On Being Mentored

Today we are facing great chasms beyond just race and politics. If we want to really solve the challenges ahead, we have to start with fundamentals: understand others who are different than us. This personal story is an account of what happens when a retired teacher from Los Altos steps outside of her comfort zone to understand and help a kid from East Palo Alto.


When talking about mentorship, I discovered very few people mention an invisible elephant: belonging. The greatest mentor I had helped me understand and navigate the world of privilege and she also stepped into my world to understand the world of no privilege. Over 15 years, our relationship evolved from mentorship to friendship through lunch outings in Palo Alto, swimming lessons and deep conversations about race, books, culture and many others.

“I helped her understand ‘first world life’ in the Bay Area — that was part of our relationship. She had never even seen the ocean!”

My family arrived in East Palo Alto in the 90s from Mexico. We shared a house with other families. Our routine was simple. I went to school during the day while my parents went to work in the evenings. Often times to escape the chaos of the streets and drinking, I locked myself away in a room watched Star Trek or wrote my own science fiction stories.

In middle school, I went through a reading program with volunteer tutors. It was in this session that I met Chris. Her enthusiasm and passion for The Once and Future King caught my eye. I asked her to help me edit my stories. The editing exchanges became long conversations. Eventually we started meeting on the weekends.

For many years Palo Alto seemed like a foreign world. I would go there with my parents to clean offices on the weekends. But when Chris took me to lunch there, she made me feel comfortable being there, dining there and exploring that other world. I even walked all the way from University Avenue in East Palo Alto, cross the bridge, to go hangout at the Borders bookstore.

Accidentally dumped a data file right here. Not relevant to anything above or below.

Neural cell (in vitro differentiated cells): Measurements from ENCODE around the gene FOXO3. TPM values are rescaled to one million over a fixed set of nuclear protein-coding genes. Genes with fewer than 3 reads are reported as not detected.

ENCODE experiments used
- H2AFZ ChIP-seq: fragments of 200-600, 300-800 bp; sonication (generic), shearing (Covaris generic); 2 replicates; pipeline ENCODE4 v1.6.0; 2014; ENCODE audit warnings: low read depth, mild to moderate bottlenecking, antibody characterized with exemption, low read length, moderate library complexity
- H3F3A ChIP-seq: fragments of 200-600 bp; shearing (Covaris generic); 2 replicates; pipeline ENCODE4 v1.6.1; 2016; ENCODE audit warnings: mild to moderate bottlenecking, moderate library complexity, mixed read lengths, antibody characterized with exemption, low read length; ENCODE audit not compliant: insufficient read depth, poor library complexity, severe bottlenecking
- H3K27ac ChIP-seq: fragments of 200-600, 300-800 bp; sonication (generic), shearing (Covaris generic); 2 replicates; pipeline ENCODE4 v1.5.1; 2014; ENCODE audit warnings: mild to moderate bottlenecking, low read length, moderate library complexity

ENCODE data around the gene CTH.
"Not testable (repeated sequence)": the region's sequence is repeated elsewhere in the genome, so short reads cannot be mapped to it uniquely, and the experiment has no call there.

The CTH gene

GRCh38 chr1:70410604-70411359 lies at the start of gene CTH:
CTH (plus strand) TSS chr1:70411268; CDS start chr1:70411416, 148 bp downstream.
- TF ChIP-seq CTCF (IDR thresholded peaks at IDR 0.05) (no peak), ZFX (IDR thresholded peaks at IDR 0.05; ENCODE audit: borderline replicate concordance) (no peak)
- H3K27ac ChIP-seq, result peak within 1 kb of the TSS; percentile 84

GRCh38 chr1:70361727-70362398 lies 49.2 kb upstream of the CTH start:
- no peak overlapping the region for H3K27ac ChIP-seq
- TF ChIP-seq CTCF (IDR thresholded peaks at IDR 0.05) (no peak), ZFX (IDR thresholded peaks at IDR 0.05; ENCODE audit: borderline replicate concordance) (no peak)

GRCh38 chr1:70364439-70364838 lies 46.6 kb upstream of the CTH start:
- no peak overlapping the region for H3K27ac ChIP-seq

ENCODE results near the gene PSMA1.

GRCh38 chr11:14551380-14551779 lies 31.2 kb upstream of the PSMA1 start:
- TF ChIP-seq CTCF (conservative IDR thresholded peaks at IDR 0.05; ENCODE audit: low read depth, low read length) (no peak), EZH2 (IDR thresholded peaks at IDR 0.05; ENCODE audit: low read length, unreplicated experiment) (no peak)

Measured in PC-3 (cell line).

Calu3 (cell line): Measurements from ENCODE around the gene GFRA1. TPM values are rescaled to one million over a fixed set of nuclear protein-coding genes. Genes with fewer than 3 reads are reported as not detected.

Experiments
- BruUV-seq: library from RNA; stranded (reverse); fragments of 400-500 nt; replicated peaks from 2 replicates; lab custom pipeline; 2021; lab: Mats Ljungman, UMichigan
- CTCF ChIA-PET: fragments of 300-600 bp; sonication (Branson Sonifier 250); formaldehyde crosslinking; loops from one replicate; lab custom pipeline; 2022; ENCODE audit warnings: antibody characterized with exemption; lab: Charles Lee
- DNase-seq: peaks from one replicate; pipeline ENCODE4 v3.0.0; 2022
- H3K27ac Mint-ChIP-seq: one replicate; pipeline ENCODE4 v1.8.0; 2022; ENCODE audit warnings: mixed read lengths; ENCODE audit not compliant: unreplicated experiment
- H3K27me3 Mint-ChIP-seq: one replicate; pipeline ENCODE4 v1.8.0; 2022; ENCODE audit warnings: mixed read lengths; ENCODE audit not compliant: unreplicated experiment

“There are huge gaps still in her being able to navigate through this culture. So much of your culture comes from your parents, we help our children.”

There were many times when I wanted to quit in college. College was tough academically and socially. During orientation my roommate was shocked, “wait, you don’t know Tiffany’s?” I thought she meant a person but she was referring to the jewlery store on 5th avenue. While I was in college, Christina hopped on the phone, listened and helped me focus. We discussed planning and budgeting each semester — it seems very mundane but as an immigrant you can miss out on these subtleties if your parents are not educated.

One summer I had an internship in downtown Los Altos and a long commute from East Palo Alto with the help of 3 buses. I spend more time commuting than exercising or fixing a presentation. Until, Chris introduced me to her friend (now the CMO at Cisco) who offered me her house for the summer while her family was in England. That was the first time I lived in a neighborhood where I saw people running freely without any fear in the afternoons. Chris’ guidance made up for those gaps I faced over the years so I can still compete and succeed in the world of privilege.


People poured a lot of money into diversity iniatives for companies in Silicon Valley. But from my experience with Chris, money doesn’t really fix challenges. It’s really the relationships with people that opens doors and creates understanding. But how can we scale this?

At the end of last year Dustin Senos, former head of design at Medium, proposed Holiday Office Hours (now Out of Office Hours) calling all designers to volunteer their time to connect with students or people who are struggling to break into the industry. What I love about this genuine effort is that we’re taking action to break the barriers instead of just writing another article. Imagine how much the world can change if we take the time to understand and help people outside of our networks or race just like Chris did with me.